As shown in Figs. 3 and 9, another feature of this invention is that the front end of short shaft 4I is provided with a transverse bore through which extends a hollow magnet core 44 having one projecting end encircled by a magnetic coil 45 of wire. The coil and core are held in place by a nut 4B threaded on the core and bearing against counterweight 41 also mounted on thel core. The magnet end of the core is provided with an extension or blade 48 that extends into close proximity with the wall of tube 'I, and which is held in place by a long screw 49- extending through the hollow core. This blade is protected by a cup-shaped cap I oi non-magnetic material that is attached to the front end of short shaft di and extends rearwardly over` the magnetic coil. This cap is provided with a slot b2 into which the core blade lprojects. One terminal of the coil is grounded to the supporting apparatus and the other end is connected to a collector ring 53 rigidly mounted on a nbre ring 54 securely mounted on shaft 4|. The collector ring rotates in engagement with a spring-pressed electric contact member 55 mounted in a'lateral extension of sleeve bearing 35.

induced in the coll at that moment causes the indicator to beactuated and thereby show the presence of the discontinuation in metal.

In using this apparatus a tube I is rolled along rack supports 2 until it is directly above lowered concave rollers 3 which arethen raised to lift the tube from the supports. The tube is then moved lengthwise on the rollers until it engages the end of track rails 1 (Figs. l and 2) which l which is immediately indicated by the current inhave been raised or lowered so that their adiacent inclined surfaces will be tangent to the inner surface of the tube (Fig. 6). At this time motor I5 is at the rear end ci the track so that the detector head will not project', from the front end of the track. A closed magnetic field circling around the tube axis is formed in the tube wall in one of several ways. For example, a suitable electric current of high amperage may be supplied to the tube through wires 58 connected to the opposite ends of the tube. This current may be continuous or, if the tube metal is of a character that will retain sufficient magnetism, the current need be applied only for a moment. The desired magnetic flux may also be produced by encircling the tube with a toroidal coil that is movable along the tube from end to end. The apparatus is now ready to start functioning.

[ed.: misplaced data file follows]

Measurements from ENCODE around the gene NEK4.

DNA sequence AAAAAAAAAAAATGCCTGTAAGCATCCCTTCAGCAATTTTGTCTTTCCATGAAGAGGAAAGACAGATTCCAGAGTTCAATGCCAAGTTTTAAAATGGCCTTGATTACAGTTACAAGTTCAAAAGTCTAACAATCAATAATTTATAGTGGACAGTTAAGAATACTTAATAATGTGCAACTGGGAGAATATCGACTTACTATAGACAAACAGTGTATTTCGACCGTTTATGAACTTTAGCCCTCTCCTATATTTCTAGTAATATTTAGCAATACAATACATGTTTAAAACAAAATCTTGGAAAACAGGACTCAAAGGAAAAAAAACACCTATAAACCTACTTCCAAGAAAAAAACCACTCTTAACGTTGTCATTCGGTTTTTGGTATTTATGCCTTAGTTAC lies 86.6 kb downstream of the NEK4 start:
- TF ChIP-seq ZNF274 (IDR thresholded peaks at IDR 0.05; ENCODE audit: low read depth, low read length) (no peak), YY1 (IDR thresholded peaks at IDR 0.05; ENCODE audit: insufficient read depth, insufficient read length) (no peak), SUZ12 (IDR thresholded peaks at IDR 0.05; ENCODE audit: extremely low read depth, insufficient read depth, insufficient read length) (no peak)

Motor I5 is energized so as tov rotate coil 45 around the axis of the tube, and cranks 22 are turned in order to cause cable I9 to slowly pull the motor forward on the track and thereby push the detector head into and through the tube. The magnetic coil and core blade," thus describe a helical path as they travel through the tube. If there is a discontinuation of metal in the tube wall a disturbance is produced in the smooth magnetic ileld in the tube, and the magnetic flux lines that are thereby deformed induce in the coil an electric current the presence o! dicating device electrically connected to the coil.

In case it is desired to test a larger tube, barrel 36 is removed from sleeve bearing 25 by loos-- ening screws 31, and a larger barrel of appropriate size is substituted for it. Likewise, a longer core blade 58 and a larger protective cap 5I are substituted for those illustrated. To counterbalance core blades of various lengths, auxiliary nut-like counterweights 59 are threaded ony main counterweight 41 along which they can be moved. Rollers I 6 and 25 by which the motor and arm 2 are supported are moved downwardly relative tothe motor andarm by adjusting legs 'i and 26, whereby the motor and arm are raised farther above the track so that shaft 20 will be substantially coaxial with the larger tube.